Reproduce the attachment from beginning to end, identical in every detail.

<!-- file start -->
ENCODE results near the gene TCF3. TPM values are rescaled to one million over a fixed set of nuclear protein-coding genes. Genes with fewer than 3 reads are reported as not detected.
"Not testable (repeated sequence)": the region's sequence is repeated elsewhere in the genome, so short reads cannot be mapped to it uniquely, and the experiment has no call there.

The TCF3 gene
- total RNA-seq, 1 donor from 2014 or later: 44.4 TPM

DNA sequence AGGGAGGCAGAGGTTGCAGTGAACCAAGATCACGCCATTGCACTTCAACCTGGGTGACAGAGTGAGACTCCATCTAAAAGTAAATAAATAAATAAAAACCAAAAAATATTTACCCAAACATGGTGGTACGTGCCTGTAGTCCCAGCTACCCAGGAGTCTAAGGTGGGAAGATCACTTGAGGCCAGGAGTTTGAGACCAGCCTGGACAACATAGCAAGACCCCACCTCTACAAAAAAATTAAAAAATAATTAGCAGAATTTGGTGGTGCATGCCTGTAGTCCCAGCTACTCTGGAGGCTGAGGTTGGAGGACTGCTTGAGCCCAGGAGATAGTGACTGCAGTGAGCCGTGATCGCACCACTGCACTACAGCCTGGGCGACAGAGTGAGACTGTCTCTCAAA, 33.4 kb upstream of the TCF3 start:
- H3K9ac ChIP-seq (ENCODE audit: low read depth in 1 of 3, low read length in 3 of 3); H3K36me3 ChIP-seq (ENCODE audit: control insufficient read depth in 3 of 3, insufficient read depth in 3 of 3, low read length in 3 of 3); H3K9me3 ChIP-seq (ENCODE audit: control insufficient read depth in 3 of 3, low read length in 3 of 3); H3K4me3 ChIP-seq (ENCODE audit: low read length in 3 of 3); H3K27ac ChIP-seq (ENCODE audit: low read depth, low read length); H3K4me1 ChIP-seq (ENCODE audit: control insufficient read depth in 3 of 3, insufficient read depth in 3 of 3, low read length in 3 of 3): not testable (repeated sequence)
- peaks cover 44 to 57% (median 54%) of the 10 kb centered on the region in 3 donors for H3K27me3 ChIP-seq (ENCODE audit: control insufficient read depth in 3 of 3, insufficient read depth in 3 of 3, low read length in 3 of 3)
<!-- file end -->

ENCODE results near the gene TCF3. TPM values are rescaled to one million over a fixed set of nuclear protein-coding genes. Genes with fewer than 3 reads are reported as not detected.
"Not testable (repeated sequence)": the region's sequence is repeated elsewhere in the genome, so short reads cannot be mapped to it uniquely, and the experiment has no call there.

The TCF3 gene
- total RNA-seq, 1 donor from 2014 or later: 44.4 TPM

DNA sequence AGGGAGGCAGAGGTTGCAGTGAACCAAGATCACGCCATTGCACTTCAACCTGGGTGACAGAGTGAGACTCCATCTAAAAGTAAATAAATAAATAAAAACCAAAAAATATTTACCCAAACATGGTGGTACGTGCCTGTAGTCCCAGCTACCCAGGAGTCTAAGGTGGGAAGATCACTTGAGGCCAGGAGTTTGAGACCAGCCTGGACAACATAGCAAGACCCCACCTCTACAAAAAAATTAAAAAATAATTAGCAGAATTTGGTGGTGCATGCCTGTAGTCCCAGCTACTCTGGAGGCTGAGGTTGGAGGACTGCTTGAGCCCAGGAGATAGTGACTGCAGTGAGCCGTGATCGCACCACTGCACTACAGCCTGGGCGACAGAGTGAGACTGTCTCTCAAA, 33.4 kb upstream of the TCF3 start:
- H3K9ac ChIP-seq (ENCODE audit: low read depth in 1 of 3, low read length in 3 of 3); H3K36me3 ChIP-seq (ENCODE audit: control insufficient read depth in 3 of 3, insufficient read depth in 3 of 3, low read length in 3 of 3); H3K9me3 ChIP-seq (ENCODE audit: control insufficient read depth in 3 of 3, low read length in 3 of 3); H3K4me3 ChIP-seq (ENCODE audit: low read length in 3 of 3); H3K27ac ChIP-seq (ENCODE audit: low read depth, low read length); H3K4me1 ChIP-seq (ENCODE audit: control insufficient read depth in 3 of 3, insufficient read depth in 3 of 3, low read length in 3 of 3): not testable (repeated sequence)
- peaks cover 44 to 57% (median 54%) of the 10 kb centered on the region in 3 donors for H3K27me3 ChIP-seq (ENCODE audit: control insufficient read depth in 3 of 3, insufficient read depth in 3 of 3, low read length in 3 of 3)